Jessica Miller-Merrell | , , ,| By
A best in talent organization never sleeps. If they do, they get left behind and your future organizational leaders move on to new companies and different careers. Your business suffers, business goes unrealized and those future leaders didn’t know the big plans you had for them with you. In today’s tough talent market, candidates have options. Your employees have options, and most of those with options happen to be your most tenured, valued and talented employees.
Your company may have the best talent network in your industry, city or geographic region. You may even be experiencing unprecedented retention rates. But that’s today, and finding and holding onto quality people will mean very little without developing the kind of internal leadership traits that create greatness through inspiration and creativity. Things can change in an instant when it comes to the succession plan of your organization. After all, doing the same things in the same way may lead to consistency, but it rarely leads to overwhelmingly successful companies. How does an organization go about recruiting, developing and retaining his kind of leadership that drives the future success of your company?
How to Find Great Leaders?
In a traditional sense there are two primary methods for getting great leaders.
1) Engage, recruit and add leaders to your team and organization who already do what you do well
2) Develop, grow and foster that kind of leadership within your own organization
The most successful companies execute using balance of both. They understand the importance of not putting all their eggs in basket or strategy if you will. Bringing in leaders from outside can work well. It infuses new ideas, passion and creativity that are immediately felt, but consistently finding that caliber of talent can be tough and certainly expensive. By developing not just a formal leadership culture but also a leadership training mentality, you can learn to grow your own future leaders in both formal as well as informal settings.
Your homegrown leaders know the ins and outs of the organization. They understand the workplace culture, politics and have a proven track record of just getting things done. Their word speaks for itself plus the leadership training and development costs less in many cases. Your internal talent is developed, engaged and less likely to be disenchanted and bored. Cultivating the leadership skills that lie dormant throughout your workforce, you can build stronger, more productive workers, who will be ready to take on the new challenges of leadership roles when the time comes. Unfortunately, not everyone understands the type of leadership traits companies should be looking for in their internal talent. You don’t need doers, you need leaders who are committed, flexible and willing to see the world differently.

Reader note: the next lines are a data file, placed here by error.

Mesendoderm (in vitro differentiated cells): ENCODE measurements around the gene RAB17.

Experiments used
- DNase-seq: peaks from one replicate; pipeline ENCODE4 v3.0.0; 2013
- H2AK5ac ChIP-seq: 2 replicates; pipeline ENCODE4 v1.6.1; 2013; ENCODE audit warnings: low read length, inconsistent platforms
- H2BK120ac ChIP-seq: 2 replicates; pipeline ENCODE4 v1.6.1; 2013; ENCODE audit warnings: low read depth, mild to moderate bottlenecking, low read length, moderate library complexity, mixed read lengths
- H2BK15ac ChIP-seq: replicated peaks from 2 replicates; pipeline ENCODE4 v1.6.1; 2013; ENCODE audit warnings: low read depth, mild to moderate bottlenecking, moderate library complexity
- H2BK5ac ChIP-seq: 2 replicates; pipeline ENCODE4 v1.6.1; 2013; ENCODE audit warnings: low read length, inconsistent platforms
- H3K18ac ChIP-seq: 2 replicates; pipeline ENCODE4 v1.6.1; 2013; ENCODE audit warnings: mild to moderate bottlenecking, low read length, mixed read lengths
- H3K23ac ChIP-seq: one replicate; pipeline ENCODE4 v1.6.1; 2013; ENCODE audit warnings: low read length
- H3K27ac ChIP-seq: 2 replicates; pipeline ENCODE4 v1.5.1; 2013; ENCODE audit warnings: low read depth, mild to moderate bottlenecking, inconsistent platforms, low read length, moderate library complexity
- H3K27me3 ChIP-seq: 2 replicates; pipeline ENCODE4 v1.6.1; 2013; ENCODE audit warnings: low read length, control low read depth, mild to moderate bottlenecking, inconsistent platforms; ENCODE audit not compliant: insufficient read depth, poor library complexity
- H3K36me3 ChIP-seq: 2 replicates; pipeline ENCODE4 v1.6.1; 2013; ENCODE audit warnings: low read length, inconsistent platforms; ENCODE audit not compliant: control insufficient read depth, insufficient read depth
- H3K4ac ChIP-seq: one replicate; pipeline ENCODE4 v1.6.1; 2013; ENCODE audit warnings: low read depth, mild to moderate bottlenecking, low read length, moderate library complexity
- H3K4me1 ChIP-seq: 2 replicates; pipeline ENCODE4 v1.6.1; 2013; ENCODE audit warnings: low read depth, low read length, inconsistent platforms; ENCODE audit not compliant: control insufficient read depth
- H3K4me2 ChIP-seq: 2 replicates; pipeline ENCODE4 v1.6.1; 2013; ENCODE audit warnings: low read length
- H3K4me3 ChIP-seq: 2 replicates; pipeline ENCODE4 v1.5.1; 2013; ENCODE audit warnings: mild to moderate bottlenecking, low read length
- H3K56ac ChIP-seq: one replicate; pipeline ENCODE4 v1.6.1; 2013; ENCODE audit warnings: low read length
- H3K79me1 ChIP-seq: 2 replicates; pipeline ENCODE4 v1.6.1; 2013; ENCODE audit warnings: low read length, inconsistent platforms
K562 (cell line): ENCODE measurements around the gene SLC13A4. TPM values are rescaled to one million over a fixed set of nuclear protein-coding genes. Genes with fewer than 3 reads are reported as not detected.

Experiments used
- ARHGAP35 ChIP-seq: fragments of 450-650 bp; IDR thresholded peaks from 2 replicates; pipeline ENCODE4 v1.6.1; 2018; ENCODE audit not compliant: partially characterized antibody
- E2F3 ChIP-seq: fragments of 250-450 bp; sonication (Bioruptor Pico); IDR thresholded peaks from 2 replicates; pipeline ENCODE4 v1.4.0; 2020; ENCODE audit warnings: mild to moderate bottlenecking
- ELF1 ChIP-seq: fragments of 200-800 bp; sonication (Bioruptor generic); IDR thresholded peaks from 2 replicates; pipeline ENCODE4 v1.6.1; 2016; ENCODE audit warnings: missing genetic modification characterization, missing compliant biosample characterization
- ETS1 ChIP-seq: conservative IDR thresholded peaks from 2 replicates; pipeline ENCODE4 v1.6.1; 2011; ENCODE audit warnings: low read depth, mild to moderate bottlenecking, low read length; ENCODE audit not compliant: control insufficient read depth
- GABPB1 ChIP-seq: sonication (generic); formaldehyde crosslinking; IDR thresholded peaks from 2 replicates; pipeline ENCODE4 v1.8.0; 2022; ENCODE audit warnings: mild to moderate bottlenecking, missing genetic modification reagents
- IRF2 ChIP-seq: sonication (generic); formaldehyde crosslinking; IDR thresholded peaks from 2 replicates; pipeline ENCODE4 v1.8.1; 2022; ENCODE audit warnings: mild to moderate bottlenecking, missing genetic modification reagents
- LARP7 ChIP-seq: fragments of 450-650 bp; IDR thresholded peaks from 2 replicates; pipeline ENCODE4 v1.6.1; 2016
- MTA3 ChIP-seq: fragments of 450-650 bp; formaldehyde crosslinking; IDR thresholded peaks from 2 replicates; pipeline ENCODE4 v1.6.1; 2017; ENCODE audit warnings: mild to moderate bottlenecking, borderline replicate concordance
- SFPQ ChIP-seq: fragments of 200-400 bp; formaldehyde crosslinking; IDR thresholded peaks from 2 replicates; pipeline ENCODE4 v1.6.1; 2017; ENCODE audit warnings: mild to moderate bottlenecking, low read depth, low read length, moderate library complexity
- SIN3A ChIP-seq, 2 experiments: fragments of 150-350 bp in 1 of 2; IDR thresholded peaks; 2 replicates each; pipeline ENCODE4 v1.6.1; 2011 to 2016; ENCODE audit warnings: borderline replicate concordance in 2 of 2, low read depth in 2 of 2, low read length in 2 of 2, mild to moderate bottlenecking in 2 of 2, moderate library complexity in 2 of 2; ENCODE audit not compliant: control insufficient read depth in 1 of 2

Seven Most Important Leadership Traits
Seeing the world different starts with you, a current member of the organizational leadership. You are someone who sees the bigger picture and is committed to building a team focused on retaining future leaders with a certain set of leadership traits. I like to think of these as the secret sauce to driving success at your company. While I’m from the school of thought that believes that leaders are born as well as a made. These leadership traits can be found, developed or just are.
- Extroversion: According to a meta-analysis study spear headed by Timothy Judge, Ph.D., a professor of Business at the University of Notre Dame, extroversion is the best predictor of leadership effectiveness This may be due to the ease with which they assert themselves, the fact that others more naturally see them as leaders, or a combination of traits.
- Conscientiousness: Among research studies on leadership traits, the one common factor that nearly all successful leaders possess to some extent, is the personality trait of conscientiousness. Conscientious individuals are typically well organized and plan ahead. They face adversity head on and are good at overcoming their own impulses.
- Communication: This one may seem like a no-brainer, but when assessing communication skills, it is important to remember that it is a two way street. A huge part of being an effective communicator is receiving and implementing feedback. Many who are great presenters are lousy communicators, because they fail to factor this in.
- Creativity: In business, this can be a scary word. Experimentation is often seen as risky and does not always fit within established protocols. Hire and develop those who take calculated risk. It is important to build trust when extending the freedom to be creative in developing creative leadership traits.
- Positivity: Having a positive outlook is one of the most helpful leadership traits. Not only is it attractive to others, but it is an essential trait for those who want to be open to all possibilities. Negativity tends to limit ideas and choices, while positivity opens your company up for innovation and the development of new ideas.
- Intuition: The ability to feel out solutions without being led by cold hard data can be invaluable. A good leader is one who instinctively understands the structure and flow of his organization. While data is good, sometimes even with it, it takes an intuitive leader to choose the right direction.
- Confidence: Confidence as a leadership trait is not always easy to ascertain. While it’s important to be confident enough to assert yourself, leaders should possess that quiet confidence that allows them to stay the course when others waver.
Most of these leadership traits are naturally occurring personality traits that may be developed long before they enter your talent pool. On the other hand, most of them can be learned and improved upon. By seeking to develop these traits, you can assure yourself of a solid pool of potential leaders to meet your company’s needs.